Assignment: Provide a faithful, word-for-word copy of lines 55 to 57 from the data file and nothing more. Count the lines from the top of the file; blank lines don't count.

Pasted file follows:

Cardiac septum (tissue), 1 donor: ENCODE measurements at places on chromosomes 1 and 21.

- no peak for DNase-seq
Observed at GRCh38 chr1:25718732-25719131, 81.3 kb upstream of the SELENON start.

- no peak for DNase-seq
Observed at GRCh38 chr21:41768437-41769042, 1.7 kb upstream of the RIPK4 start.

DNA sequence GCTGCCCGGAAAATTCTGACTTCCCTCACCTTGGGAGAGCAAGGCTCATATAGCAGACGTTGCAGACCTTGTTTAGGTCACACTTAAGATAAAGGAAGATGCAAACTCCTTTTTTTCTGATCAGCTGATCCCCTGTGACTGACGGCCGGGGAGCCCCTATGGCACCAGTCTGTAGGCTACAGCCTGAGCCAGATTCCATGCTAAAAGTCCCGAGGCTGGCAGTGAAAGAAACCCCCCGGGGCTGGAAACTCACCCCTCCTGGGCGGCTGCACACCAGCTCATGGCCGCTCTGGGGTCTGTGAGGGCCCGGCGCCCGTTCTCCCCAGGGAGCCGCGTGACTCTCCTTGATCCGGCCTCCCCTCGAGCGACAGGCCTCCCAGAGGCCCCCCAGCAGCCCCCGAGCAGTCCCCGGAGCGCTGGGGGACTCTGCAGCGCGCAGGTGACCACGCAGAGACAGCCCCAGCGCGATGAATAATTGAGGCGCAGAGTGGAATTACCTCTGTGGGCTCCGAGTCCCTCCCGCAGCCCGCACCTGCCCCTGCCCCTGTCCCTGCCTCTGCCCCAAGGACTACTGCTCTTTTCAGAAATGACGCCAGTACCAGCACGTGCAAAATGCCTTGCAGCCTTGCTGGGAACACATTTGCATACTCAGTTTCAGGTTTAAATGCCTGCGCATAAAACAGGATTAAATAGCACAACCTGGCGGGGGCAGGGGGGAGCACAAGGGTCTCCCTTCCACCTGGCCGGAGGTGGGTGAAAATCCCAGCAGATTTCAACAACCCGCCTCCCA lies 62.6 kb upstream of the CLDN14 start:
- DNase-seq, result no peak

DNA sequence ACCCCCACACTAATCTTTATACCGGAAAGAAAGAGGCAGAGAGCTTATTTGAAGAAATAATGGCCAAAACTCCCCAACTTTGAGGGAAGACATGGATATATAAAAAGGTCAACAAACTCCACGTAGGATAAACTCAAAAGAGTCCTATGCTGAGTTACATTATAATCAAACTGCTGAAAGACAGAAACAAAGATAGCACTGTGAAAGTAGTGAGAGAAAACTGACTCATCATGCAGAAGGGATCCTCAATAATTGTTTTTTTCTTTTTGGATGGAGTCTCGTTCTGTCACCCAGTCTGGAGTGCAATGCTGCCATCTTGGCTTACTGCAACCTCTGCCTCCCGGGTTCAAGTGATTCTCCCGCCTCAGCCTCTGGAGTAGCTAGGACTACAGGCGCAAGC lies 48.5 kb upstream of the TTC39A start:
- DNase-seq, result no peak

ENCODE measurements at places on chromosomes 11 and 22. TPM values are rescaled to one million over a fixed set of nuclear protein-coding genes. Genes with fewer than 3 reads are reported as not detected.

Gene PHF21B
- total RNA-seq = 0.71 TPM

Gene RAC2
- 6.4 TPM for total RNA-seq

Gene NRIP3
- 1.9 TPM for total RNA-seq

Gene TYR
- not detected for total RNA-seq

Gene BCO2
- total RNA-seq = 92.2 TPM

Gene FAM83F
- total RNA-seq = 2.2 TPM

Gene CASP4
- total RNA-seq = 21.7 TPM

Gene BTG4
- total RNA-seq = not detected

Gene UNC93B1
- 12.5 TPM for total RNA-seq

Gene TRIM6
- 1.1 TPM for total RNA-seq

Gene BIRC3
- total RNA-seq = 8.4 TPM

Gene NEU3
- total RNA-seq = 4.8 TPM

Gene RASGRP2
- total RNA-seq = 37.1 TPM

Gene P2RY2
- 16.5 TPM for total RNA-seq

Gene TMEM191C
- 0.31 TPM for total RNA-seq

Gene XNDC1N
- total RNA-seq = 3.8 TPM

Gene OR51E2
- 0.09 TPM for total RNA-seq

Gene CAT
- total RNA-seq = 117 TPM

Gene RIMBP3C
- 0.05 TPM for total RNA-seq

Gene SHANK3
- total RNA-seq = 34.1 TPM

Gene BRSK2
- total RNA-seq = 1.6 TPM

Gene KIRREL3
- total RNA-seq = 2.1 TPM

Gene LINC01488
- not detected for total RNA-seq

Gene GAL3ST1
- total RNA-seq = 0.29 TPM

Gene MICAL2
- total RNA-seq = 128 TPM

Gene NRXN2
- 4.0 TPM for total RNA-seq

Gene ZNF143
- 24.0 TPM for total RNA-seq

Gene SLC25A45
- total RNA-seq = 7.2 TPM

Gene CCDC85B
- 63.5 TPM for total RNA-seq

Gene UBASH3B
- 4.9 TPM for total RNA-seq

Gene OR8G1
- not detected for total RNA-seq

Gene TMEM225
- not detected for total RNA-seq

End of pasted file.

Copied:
Gene LINC01488
- not detected for total RNA-seq

Gene GAL3ST1